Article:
With $4.35 billion on the line, 40 states and the District of Columbia turned in applications for the first round of the Race to the Top competition on Jan. 19. Some of the other states - the ones that didn't apply - aren't too excited about the strings attached to the federal education grants.
Peer reviewers will now evaluate what each state is doing to improve education, and while they're using a point system, there won't be any specific point cutoffs that winning applicants have to make, U.S. Department of Education Secretary Arne Duncan said. They also haven't locked themselves into a certain number of states to choose, but they will set a high bar for them to hurdle.
"We want to fund as many great proposals as we can," Duncan said, "and we don't want to fund those that we think are good or have potential, but aren't great yet."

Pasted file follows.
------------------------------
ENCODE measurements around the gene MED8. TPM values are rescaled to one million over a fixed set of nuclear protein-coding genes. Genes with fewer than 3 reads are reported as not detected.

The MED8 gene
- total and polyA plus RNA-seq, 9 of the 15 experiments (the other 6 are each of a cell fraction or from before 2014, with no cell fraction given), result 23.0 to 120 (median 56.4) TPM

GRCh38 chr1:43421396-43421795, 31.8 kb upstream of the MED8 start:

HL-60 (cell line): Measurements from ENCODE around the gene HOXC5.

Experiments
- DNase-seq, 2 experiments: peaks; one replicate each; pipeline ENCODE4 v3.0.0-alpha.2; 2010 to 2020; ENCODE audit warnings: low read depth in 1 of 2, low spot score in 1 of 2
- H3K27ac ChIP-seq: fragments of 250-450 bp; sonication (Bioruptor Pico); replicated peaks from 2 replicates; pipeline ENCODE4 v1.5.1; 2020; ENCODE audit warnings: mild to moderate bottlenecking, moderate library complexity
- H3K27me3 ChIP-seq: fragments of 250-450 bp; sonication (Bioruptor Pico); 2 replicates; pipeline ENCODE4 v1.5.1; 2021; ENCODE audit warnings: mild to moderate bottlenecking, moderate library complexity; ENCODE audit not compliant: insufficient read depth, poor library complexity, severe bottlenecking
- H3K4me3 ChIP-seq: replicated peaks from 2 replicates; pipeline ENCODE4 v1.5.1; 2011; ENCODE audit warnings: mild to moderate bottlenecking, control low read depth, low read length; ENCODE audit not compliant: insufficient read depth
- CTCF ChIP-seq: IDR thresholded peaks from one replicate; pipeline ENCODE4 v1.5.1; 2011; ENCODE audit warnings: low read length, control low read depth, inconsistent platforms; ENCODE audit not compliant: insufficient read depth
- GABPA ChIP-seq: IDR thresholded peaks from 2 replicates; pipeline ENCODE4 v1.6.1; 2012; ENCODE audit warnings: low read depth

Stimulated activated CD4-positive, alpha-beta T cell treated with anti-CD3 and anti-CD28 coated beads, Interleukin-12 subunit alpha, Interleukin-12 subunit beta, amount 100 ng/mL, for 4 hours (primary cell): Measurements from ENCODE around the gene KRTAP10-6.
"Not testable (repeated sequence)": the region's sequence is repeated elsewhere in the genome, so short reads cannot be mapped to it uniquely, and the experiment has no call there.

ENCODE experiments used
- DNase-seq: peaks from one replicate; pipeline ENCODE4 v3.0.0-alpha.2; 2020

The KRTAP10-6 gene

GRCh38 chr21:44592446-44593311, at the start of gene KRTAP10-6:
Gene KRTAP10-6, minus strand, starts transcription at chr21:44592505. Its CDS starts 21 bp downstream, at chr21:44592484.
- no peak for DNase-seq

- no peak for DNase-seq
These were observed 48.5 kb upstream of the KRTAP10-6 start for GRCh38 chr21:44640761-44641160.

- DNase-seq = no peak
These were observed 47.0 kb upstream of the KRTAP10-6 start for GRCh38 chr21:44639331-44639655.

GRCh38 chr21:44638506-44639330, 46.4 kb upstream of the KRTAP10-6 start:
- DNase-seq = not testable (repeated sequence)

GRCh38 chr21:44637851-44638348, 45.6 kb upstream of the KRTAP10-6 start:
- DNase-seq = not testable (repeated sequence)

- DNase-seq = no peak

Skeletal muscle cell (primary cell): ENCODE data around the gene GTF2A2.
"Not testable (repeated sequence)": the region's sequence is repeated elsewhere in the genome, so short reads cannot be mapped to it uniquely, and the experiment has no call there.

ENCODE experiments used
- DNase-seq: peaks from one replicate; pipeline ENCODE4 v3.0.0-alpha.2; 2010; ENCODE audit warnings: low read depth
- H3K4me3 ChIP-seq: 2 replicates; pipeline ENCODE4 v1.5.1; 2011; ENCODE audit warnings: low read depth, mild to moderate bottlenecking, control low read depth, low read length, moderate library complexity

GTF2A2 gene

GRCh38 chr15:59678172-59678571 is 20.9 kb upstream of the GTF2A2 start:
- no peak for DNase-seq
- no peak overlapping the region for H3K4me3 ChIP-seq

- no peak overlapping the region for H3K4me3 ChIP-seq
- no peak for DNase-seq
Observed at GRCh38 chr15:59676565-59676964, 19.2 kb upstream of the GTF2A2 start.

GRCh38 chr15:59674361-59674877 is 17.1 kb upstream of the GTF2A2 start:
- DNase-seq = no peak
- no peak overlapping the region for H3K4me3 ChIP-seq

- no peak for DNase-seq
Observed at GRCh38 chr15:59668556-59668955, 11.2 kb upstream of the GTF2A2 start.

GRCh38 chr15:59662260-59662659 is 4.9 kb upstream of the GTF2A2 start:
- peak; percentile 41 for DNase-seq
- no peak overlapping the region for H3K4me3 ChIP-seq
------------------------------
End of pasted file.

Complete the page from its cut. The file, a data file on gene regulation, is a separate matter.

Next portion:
We're In: Choose Us!
To become eligible for the race, a dozen states have amended or maintained their charter school laws, and several states eliminated barriers that prevented teacher performance and student assessment data from being linked, including California.
"When Race to the Top was announced last July, California was immediately counted out of the race - but you should never count California out," Gov. Arnold Schwarzenegger said. "President Obama issued a challenge, and we have responded with strong leadership and bold action to ensure California cannot only apply but be highly competitive in the Race to the Top."
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